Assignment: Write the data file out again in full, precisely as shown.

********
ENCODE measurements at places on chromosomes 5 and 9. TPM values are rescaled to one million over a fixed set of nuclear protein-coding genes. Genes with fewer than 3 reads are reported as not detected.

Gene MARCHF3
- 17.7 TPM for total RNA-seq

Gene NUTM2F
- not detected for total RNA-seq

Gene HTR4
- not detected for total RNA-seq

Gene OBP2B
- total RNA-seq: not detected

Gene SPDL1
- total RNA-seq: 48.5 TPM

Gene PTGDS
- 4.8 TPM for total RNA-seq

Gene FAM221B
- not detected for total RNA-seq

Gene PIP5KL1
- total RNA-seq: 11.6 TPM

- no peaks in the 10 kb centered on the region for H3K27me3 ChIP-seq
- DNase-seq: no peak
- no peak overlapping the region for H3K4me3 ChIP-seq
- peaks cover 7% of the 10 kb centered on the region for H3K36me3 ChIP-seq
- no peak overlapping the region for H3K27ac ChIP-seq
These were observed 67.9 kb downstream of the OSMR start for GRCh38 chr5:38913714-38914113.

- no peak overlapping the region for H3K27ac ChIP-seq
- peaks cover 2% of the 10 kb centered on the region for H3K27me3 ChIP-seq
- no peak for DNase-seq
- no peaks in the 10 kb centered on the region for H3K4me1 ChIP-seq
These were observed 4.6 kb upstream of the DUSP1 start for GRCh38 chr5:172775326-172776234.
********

ENCODE measurements at places on chromosomes 5 and 9. TPM values are rescaled to one million over a fixed set of nuclear protein-coding genes. Genes with fewer than 3 reads are reported as not detected.

Gene MARCHF3
- 17.7 TPM for total RNA-seq

Gene NUTM2F
- not detected for total RNA-seq

Gene HTR4
- not detected for total RNA-seq

Gene OBP2B
- total RNA-seq: not detected

Gene SPDL1
- total RNA-seq: 48.5 TPM

Gene PTGDS
- 4.8 TPM for total RNA-seq

Gene FAM221B
- not detected for total RNA-seq

Gene PIP5KL1
- total RNA-seq: 11.6 TPM

- no peaks in the 10 kb centered on the region for H3K27me3 ChIP-seq
- DNase-seq: no peak
- no peak overlapping the region for H3K4me3 ChIP-seq
- peaks cover 7% of the 10 kb centered on the region for H3K36me3 ChIP-seq
- no peak overlapping the region for H3K27ac ChIP-seq
These were observed 67.9 kb downstream of the OSMR start for GRCh38 chr5:38913714-38914113.

- no peak overlapping the region for H3K27ac ChIP-seq
- peaks cover 2% of the 10 kb centered on the region for H3K27me3 ChIP-seq
- no peak for DNase-seq
- no peaks in the 10 kb centered on the region for H3K4me1 ChIP-seq
These were observed 4.6 kb upstream of the DUSP1 start for GRCh38 chr5:172775326-172776234.